With the current economic landscape, it is hard to find a business that hasn’t felt the impact of the pandemic. This has many small business owners asking themselves if they should sell their business during a recession. The answer is not the same for everyone, so you need to consider several factors before making a decision to sell or hold on.

The Value of Your Business and its Financial Health

All business sales begin with a business valuation. You have to know how much your business is worth before you can sell it. A valuation gives you an accurate idea of how much you can expect to receive from the sale. If your business is considered essential and has been able to stay open during the past few months, your business value could go up. It could increase even further if the pandemic has caused an increase in demand for your products or services. In this case, if you have been thinking about selling, now might be the time to do it, while your valuation is higher. There will be an increase in demand from investors for essential businesses and this can help you get more money from the sale.

Even if your business is considered to be non-essential, and has been closed for an extended period of time, your valuation might not be affected. This is because so many businesses have been affected by COVID-19, and once you are able to open again, business will steadily return to normal. What is more important is how the closure affects the long-term financial health of your business. Many businesses have taken on additional debt recently, which will negatively affect their valuations. If you have enough money in reserves or enough working capital to survive an extended downturn, your business will be much easier to sell. Businesses that do not have enough cash to survive an extended closure will be harder to sell because they are not has healthy, financially.

That said, if your business does survive this economic slow-down, it will probably been seen as a good investment to buyers. Being able to come out of this crisis without folding will show investors that your business is resilient, and can make it through a recession.

Buyer Financing

Since most businesses and individuals throughout the world have been financially affected in some way by the coronavirus, it might seem like fewer people will want to invest. However, interest rates are historically low right now and low rates almost always spurn investor activity. This also means that more buyers can access credit easier. As of right now, the SBA is also automatically covering the first 6 months of payments if a buyer purchases and funds a business by September 27, 2020. Even when this program expires, there are other programs that can help buyers during a recession.

There are some businesses that lenders will be unwilling to fund right now. This includes restaurants, gyms and health and beauty businesses, as well as a few others. These industries that have been hit especially hard. Until the restrictions on businesses in these industries have been lifted, it will be harder to find qualified buyers for them because financing won’t be available. If you own one of these businesses, you might have to wait a while to sell.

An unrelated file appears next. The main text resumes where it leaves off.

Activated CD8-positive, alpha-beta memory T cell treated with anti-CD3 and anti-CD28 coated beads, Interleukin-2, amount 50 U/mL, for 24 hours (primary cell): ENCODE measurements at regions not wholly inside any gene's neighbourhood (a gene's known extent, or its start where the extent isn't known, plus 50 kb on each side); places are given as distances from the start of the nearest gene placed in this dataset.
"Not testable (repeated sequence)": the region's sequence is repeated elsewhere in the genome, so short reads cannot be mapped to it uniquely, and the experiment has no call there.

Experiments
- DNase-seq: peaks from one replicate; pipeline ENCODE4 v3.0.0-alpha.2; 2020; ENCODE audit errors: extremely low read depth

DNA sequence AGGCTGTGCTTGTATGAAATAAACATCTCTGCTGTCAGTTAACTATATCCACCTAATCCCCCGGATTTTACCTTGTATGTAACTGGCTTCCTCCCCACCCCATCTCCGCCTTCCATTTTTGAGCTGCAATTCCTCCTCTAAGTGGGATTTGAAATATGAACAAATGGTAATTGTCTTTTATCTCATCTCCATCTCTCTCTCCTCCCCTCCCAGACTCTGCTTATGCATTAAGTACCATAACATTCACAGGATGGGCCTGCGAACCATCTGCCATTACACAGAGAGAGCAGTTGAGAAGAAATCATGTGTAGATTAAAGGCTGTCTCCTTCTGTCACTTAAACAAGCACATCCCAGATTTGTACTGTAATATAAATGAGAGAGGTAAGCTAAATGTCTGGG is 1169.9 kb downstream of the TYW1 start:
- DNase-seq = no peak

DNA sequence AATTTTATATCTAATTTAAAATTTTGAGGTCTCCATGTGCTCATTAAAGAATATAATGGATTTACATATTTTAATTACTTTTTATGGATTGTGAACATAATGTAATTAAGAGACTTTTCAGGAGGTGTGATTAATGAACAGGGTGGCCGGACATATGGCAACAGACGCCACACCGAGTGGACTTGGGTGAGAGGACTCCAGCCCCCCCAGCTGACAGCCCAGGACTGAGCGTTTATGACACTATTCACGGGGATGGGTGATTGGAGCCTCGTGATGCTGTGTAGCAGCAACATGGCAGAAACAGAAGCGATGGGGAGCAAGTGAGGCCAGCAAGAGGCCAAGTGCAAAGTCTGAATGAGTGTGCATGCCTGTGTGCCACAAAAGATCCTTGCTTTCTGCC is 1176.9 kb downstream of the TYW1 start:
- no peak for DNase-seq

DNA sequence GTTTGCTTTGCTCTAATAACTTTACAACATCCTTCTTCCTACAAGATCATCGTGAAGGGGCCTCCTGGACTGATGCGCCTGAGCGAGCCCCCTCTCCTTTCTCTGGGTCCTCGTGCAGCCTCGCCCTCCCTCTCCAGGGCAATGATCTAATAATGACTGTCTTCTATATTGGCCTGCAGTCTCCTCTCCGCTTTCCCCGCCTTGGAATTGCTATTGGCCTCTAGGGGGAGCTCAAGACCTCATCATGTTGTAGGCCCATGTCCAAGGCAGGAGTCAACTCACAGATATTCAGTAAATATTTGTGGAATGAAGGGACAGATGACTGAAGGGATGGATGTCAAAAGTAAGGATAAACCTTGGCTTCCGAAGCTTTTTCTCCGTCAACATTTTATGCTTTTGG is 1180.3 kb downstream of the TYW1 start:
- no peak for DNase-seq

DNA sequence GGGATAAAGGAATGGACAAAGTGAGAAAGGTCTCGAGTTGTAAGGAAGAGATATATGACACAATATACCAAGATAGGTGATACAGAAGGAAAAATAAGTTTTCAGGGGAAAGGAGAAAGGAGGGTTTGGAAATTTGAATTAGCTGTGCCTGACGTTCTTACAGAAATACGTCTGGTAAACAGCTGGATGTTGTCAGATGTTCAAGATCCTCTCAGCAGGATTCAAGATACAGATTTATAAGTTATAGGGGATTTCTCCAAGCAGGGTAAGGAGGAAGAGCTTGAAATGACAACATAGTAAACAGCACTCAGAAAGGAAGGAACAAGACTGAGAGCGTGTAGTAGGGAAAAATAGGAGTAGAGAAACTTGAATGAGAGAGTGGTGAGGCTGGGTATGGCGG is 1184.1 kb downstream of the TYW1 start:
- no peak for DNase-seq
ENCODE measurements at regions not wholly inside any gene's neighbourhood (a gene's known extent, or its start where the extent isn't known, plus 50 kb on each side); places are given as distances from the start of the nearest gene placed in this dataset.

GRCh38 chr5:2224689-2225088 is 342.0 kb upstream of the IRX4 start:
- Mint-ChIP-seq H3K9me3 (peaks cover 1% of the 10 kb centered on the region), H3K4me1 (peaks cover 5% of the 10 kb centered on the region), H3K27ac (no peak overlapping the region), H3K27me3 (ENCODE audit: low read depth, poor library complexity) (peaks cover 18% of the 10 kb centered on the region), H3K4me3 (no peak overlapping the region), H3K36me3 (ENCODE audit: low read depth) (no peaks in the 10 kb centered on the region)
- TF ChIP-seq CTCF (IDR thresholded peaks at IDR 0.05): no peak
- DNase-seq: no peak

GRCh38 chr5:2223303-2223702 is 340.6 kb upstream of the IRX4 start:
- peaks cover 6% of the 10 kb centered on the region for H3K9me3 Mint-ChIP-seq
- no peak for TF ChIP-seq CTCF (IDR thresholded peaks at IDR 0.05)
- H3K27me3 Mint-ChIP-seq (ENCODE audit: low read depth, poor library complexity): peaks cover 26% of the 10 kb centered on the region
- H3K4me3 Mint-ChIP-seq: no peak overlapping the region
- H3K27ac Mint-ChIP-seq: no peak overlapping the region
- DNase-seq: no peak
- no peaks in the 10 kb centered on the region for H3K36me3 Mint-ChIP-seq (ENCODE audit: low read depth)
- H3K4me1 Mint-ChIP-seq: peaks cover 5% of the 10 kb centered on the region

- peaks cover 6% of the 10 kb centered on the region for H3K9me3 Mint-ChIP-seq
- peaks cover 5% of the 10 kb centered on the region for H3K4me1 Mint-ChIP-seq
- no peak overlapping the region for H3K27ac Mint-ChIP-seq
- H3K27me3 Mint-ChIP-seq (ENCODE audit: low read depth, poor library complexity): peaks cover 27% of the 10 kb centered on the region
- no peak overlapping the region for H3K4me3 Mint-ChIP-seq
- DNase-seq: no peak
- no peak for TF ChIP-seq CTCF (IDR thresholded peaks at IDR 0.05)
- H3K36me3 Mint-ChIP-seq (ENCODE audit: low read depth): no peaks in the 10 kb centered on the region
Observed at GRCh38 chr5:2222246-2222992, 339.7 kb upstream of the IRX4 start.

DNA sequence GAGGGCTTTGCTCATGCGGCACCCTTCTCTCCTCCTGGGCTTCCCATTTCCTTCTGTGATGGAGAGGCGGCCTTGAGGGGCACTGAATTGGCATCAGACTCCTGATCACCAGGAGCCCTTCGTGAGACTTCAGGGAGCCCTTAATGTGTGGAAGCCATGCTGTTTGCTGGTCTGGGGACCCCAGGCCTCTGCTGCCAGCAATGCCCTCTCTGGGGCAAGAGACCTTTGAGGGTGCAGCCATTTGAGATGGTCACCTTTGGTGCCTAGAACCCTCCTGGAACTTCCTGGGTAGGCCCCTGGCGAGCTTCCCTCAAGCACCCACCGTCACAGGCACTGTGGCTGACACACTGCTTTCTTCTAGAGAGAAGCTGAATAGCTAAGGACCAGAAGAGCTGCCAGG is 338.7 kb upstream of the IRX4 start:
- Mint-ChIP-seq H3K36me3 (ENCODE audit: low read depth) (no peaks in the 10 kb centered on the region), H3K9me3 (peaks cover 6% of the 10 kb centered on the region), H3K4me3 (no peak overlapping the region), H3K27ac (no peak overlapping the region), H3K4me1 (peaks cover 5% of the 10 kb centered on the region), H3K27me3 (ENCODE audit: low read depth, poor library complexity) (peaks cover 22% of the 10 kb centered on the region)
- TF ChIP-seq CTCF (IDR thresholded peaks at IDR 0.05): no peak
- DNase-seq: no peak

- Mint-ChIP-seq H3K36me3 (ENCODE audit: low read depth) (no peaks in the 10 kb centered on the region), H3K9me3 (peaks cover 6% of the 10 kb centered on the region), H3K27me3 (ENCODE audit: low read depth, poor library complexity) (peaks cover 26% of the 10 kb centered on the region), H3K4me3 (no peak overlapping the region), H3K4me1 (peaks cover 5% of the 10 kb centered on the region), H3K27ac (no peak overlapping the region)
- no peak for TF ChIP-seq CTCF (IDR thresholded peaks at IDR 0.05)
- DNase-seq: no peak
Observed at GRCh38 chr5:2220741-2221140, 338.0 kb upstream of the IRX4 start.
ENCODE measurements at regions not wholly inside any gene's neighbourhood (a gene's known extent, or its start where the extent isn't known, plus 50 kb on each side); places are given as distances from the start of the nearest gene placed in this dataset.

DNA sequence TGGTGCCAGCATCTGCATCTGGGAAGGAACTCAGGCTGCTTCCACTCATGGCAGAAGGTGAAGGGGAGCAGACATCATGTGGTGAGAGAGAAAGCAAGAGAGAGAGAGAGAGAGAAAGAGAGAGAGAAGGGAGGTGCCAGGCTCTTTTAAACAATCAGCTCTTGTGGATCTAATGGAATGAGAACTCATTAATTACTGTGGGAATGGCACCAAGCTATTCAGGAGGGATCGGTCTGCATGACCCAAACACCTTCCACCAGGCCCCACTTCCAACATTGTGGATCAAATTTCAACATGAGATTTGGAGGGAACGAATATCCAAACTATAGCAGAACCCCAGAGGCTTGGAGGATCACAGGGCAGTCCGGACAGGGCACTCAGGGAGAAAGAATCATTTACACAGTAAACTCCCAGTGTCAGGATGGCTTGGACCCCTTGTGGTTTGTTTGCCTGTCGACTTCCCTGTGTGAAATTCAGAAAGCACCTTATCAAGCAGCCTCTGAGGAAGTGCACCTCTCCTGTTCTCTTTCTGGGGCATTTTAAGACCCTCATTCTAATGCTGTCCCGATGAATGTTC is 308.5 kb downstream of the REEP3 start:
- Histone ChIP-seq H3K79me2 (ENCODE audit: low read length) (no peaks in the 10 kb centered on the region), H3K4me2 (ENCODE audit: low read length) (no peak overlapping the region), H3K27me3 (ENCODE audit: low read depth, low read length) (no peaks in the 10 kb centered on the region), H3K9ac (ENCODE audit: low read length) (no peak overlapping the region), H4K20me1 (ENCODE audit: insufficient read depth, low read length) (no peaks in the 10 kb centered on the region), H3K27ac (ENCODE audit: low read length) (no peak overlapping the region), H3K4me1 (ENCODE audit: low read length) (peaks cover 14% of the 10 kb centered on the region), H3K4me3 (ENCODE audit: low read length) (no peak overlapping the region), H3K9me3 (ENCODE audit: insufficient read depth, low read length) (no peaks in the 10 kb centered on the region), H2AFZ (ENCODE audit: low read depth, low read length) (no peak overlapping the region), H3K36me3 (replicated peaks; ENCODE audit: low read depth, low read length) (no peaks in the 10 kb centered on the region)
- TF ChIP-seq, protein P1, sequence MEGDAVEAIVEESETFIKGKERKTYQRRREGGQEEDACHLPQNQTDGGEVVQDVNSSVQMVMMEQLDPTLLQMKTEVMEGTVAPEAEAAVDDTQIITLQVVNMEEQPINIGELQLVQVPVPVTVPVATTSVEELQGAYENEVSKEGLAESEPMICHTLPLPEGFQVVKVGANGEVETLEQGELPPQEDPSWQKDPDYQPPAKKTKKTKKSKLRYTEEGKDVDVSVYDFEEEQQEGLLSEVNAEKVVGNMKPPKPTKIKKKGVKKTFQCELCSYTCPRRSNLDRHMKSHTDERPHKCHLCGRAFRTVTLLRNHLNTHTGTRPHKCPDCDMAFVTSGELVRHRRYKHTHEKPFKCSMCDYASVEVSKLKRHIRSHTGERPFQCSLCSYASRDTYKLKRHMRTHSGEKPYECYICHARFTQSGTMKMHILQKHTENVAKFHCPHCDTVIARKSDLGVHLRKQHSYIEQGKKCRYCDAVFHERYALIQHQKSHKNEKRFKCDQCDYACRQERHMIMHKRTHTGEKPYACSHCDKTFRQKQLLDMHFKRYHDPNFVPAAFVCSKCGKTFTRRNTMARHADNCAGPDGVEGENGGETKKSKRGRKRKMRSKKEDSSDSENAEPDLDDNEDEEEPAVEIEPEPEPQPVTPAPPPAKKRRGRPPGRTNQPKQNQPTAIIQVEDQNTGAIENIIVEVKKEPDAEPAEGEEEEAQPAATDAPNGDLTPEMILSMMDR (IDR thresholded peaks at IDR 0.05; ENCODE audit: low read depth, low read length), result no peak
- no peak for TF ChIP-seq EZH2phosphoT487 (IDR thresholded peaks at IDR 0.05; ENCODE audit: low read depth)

The Decision

If your company has been able to continue doing business over the past couple of months, it may be perceived as a recession-proof business that will appeal to investors, in which case it would be a good time to sell. Even if business is down, but you have been able to survive off reserves without taking on additional debt, it could also be a good sign to potential buyers, because you have a financially stable and healthy business.

Keep in mind that whether you find yourself in a good situation right now, or a bad one, it can take a long time to sell a business. Even when the economy is healthy, the process can take up to a year, and possibly longer. Are you planning on selling because getting your business back to where it was before the recession might be too difficult? Is business thriving right now and you want to sell it at its peak, or were you planning to sell anyways? Understand that your business might not be in the same circumstances several months from now. It could be financially healthy again, or well on its way to recovery. A steady month-to-month improvement can be enough to bring value back to your business. If you’re not financially fit right now, but can hold out a little longer, you may be able to sell for more money when the economy begins to rebound.

The bottom line is that if you try to time the sale perfectly, you’ll probably miss your window. Do you see yourself running the same business in a couple of years? If not, it might be time to start planning your exit strategy, regardless of how good or bad business is right now. The process of preparing your business for sale requires a lot of steps. The sooner you begin, the sooner it will sell.

If you are considering selling your business now, or in the near future, you need to begin planning your exit. You might want to retire, change your career or sell to achieve a financial goal. No matter what your reason is, planning for the day when you no longer own your business will make sure you are prepared for an uncertain future. Nobody wants to have to sell because of unforeseen circumstances. If you own a business in Southwest Florida and need help planning your exit, or preparing your business for sale, contact CIBB. We can determine how much your business is worth with a free valuation. This can help you decide if selling is the right move.